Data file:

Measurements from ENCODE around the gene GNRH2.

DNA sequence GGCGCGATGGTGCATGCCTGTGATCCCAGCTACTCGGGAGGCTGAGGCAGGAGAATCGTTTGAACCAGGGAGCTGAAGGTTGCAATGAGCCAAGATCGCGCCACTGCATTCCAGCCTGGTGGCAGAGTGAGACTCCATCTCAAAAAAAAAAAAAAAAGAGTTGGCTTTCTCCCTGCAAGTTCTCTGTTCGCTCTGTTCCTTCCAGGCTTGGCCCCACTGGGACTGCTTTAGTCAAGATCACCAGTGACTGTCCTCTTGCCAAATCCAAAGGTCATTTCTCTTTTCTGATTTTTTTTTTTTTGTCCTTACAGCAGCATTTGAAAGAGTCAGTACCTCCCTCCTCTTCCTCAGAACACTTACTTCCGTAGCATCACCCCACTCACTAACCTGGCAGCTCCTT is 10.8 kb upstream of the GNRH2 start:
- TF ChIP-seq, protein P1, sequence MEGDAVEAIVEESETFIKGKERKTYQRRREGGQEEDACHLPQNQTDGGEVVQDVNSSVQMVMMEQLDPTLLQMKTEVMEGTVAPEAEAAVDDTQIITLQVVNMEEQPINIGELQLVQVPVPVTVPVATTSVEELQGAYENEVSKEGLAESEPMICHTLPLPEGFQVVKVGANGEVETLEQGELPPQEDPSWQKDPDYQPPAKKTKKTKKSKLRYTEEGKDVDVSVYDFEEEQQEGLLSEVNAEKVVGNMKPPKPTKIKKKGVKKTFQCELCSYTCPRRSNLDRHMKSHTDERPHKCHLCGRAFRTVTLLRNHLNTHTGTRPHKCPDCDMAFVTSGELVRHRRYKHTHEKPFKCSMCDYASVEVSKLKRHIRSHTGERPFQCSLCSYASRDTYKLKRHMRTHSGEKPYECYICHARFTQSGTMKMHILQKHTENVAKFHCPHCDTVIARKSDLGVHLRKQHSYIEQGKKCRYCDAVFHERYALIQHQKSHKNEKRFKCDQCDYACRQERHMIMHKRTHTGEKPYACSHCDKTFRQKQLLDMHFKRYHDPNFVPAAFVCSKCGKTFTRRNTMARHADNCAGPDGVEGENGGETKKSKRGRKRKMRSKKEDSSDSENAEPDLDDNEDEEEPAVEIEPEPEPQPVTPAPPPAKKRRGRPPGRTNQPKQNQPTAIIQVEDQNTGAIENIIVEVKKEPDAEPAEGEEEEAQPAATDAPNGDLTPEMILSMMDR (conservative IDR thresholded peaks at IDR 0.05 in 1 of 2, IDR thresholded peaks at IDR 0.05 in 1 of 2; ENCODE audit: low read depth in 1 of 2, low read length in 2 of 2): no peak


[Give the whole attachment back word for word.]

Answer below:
Measurements from ENCODE around the gene GNRH2.

DNA sequence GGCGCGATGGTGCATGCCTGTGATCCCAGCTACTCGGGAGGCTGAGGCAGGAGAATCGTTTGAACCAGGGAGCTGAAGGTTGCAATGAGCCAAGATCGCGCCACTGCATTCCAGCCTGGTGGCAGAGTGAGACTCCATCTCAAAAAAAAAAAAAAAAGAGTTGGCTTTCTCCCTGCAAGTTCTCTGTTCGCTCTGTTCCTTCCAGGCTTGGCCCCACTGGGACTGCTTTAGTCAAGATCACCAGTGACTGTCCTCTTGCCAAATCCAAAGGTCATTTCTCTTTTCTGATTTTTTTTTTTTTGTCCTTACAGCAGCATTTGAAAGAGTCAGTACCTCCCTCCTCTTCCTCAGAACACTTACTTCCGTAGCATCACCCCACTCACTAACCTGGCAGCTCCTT is 10.8 kb upstream of the GNRH2 start:
- TF ChIP-seq, protein P1, sequence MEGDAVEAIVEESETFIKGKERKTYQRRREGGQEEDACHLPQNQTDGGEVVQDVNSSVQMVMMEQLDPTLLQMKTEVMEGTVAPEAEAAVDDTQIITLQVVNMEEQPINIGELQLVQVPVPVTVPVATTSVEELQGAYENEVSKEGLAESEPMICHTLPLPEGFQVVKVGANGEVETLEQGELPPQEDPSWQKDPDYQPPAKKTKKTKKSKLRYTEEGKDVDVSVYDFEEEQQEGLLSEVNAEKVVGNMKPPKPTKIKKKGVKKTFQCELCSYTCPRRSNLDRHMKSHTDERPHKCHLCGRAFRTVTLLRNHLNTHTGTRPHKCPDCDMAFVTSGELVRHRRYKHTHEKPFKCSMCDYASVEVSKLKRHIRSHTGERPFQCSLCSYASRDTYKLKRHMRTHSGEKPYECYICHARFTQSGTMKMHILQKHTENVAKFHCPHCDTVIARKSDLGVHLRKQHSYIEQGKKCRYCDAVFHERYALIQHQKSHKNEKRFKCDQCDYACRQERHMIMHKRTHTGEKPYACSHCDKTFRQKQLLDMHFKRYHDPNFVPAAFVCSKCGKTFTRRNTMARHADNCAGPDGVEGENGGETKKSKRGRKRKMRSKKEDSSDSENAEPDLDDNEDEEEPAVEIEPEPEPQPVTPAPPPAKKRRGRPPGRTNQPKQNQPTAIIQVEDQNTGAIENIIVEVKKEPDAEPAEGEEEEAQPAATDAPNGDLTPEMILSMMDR (conservative IDR thresholded peaks at IDR 0.05 in 1 of 2, IDR thresholded peaks at IDR 0.05 in 1 of 2; ENCODE audit: low read depth in 1 of 2, low read length in 2 of 2): no peak